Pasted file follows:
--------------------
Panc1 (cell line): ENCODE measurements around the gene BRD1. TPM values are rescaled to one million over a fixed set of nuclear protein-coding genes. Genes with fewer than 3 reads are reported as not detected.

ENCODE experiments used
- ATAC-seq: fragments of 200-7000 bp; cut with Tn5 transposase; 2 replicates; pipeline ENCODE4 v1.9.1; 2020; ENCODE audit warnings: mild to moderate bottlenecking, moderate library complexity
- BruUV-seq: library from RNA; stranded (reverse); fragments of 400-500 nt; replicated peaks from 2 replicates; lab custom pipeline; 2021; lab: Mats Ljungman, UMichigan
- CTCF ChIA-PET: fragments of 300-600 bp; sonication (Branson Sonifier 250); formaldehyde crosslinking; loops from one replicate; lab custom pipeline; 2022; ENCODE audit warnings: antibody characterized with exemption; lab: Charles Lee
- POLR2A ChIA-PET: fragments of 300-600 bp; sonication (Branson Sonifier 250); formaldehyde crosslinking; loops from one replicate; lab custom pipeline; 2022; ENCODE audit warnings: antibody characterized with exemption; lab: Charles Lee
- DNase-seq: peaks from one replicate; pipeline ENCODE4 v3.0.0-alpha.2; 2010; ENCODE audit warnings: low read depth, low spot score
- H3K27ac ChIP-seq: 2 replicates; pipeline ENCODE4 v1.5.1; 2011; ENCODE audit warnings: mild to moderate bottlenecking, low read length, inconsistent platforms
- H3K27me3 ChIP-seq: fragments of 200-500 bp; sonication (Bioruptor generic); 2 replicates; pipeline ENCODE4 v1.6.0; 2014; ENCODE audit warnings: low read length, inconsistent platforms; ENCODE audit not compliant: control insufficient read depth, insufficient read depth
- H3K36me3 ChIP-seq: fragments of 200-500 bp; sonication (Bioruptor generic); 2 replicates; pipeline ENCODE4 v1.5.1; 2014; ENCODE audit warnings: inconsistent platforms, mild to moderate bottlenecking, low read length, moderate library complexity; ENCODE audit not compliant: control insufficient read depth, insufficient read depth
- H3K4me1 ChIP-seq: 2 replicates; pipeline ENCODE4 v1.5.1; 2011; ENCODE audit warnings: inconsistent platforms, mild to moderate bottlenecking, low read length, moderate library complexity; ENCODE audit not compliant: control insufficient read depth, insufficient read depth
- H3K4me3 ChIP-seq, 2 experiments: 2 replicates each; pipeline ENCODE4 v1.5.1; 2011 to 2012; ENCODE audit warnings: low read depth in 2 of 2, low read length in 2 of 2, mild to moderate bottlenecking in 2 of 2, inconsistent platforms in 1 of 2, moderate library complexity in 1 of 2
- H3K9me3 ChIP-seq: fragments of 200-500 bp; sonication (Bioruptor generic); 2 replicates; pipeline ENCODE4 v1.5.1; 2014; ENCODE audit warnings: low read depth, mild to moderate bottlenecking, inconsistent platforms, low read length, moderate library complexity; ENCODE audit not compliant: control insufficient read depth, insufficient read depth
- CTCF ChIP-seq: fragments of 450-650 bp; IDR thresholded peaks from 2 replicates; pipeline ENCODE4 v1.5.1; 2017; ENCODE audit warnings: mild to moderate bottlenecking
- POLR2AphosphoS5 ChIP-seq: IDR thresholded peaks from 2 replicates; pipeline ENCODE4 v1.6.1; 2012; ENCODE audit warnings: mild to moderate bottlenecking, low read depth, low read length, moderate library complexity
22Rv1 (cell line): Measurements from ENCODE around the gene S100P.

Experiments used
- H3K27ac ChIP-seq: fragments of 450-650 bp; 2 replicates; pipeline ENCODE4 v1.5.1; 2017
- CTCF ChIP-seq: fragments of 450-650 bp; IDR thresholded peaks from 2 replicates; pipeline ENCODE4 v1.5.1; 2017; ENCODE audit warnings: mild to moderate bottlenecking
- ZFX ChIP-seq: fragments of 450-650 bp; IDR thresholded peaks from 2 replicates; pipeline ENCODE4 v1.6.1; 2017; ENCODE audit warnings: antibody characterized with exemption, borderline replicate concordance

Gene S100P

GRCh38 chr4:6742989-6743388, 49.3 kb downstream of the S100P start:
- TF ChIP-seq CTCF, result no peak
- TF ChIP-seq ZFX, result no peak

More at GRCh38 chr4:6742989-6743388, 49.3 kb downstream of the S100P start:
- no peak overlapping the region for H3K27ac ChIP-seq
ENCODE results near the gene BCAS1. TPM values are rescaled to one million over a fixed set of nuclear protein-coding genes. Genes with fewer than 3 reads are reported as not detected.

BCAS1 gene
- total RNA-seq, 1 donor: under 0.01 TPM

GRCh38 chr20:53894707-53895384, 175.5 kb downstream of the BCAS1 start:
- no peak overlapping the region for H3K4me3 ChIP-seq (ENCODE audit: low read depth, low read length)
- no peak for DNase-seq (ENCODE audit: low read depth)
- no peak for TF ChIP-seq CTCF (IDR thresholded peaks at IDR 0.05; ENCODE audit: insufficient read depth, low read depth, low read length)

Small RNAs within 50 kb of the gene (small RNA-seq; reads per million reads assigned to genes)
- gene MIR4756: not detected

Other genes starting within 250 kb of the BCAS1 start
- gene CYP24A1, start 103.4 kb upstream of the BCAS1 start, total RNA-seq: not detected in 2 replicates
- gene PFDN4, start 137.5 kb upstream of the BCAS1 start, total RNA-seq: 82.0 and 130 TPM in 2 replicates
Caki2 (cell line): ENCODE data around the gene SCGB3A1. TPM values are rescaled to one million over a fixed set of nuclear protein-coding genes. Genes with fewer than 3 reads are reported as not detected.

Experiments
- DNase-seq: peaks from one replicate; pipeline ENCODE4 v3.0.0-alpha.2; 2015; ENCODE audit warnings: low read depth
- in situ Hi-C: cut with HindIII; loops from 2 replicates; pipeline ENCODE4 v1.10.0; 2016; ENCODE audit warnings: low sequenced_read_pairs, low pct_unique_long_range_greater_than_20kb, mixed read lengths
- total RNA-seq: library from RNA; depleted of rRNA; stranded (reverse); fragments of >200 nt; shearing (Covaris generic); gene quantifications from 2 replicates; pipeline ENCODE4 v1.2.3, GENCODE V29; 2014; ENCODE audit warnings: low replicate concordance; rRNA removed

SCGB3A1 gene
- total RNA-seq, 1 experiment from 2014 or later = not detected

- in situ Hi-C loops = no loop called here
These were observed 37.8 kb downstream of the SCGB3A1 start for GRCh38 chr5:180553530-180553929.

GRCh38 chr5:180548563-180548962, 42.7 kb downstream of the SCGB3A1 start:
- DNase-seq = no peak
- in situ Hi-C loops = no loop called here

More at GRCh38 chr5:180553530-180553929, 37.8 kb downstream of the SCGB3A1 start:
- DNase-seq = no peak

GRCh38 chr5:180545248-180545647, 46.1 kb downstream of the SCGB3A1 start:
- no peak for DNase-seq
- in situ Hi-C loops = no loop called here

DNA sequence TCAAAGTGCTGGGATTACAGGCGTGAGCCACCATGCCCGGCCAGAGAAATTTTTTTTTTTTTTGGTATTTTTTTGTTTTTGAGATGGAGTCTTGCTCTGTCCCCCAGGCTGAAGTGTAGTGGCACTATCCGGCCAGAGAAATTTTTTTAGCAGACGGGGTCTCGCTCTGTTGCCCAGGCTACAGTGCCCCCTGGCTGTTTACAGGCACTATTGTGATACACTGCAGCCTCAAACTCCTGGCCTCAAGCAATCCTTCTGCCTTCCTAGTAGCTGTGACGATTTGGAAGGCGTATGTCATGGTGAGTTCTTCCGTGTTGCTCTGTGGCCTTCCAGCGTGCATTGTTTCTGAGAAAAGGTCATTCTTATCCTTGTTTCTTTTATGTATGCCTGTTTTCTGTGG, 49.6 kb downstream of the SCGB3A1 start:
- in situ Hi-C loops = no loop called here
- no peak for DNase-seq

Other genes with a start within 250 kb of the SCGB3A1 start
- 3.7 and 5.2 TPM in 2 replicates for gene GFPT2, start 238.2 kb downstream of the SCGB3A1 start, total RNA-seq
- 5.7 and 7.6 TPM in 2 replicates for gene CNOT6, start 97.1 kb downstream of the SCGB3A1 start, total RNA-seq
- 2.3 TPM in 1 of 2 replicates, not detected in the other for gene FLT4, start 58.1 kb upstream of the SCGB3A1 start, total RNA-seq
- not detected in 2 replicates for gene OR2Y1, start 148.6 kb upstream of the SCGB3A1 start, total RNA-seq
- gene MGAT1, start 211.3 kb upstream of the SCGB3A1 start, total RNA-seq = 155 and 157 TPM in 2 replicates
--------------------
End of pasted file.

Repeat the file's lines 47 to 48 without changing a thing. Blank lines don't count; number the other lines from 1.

These were observed 37.8 kb downstream of the SCGB3A1 start for GRCh38 chr5:180553530-180553929.

GRCh38 chr5:180548563-180548962, 42.7 kb downstream of the SCGB3A1 start: